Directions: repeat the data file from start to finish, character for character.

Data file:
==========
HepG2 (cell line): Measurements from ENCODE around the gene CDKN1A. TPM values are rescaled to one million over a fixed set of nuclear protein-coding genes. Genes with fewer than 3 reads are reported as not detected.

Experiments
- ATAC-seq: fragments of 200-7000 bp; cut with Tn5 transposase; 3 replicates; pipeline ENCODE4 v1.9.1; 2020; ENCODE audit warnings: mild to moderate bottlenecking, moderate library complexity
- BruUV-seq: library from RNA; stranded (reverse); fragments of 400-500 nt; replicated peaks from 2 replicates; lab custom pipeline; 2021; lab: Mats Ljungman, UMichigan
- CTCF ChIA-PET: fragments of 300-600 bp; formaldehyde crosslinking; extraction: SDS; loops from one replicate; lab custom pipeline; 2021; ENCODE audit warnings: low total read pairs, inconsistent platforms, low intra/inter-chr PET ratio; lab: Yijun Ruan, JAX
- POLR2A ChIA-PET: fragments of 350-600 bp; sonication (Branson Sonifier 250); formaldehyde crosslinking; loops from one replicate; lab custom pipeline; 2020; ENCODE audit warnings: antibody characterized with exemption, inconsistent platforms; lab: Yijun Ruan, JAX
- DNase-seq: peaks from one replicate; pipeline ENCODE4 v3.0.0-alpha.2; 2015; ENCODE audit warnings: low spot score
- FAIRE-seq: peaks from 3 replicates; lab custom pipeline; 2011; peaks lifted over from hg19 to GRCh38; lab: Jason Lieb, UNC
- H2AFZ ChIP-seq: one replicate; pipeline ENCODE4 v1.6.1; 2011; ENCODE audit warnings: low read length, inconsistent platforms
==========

HepG2 (cell line): Measurements from ENCODE around the gene CDKN1A. TPM values are rescaled to one million over a fixed set of nuclear protein-coding genes. Genes with fewer than 3 reads are reported as not detected.

Experiments
- ATAC-seq: fragments of 200-7000 bp; cut with Tn5 transposase; 3 replicates; pipeline ENCODE4 v1.9.1; 2020; ENCODE audit warnings: mild to moderate bottlenecking, moderate library complexity
- BruUV-seq: library from RNA; stranded (reverse); fragments of 400-500 nt; replicated peaks from 2 replicates; lab custom pipeline; 2021; lab: Mats Ljungman, UMichigan
- CTCF ChIA-PET: fragments of 300-600 bp; formaldehyde crosslinking; extraction: SDS; loops from one replicate; lab custom pipeline; 2021; ENCODE audit warnings: low total read pairs, inconsistent platforms, low intra/inter-chr PET ratio; lab: Yijun Ruan, JAX
- POLR2A ChIA-PET: fragments of 350-600 bp; sonication (Branson Sonifier 250); formaldehyde crosslinking; loops from one replicate; lab custom pipeline; 2020; ENCODE audit warnings: antibody characterized with exemption, inconsistent platforms; lab: Yijun Ruan, JAX
- DNase-seq: peaks from one replicate; pipeline ENCODE4 v3.0.0-alpha.2; 2015; ENCODE audit warnings: low spot score
- FAIRE-seq: peaks from 3 replicates; lab custom pipeline; 2011; peaks lifted over from hg19 to GRCh38; lab: Jason Lieb, UNC
- H2AFZ ChIP-seq: one replicate; pipeline ENCODE4 v1.6.1; 2011; ENCODE audit warnings: low read length, inconsistent platforms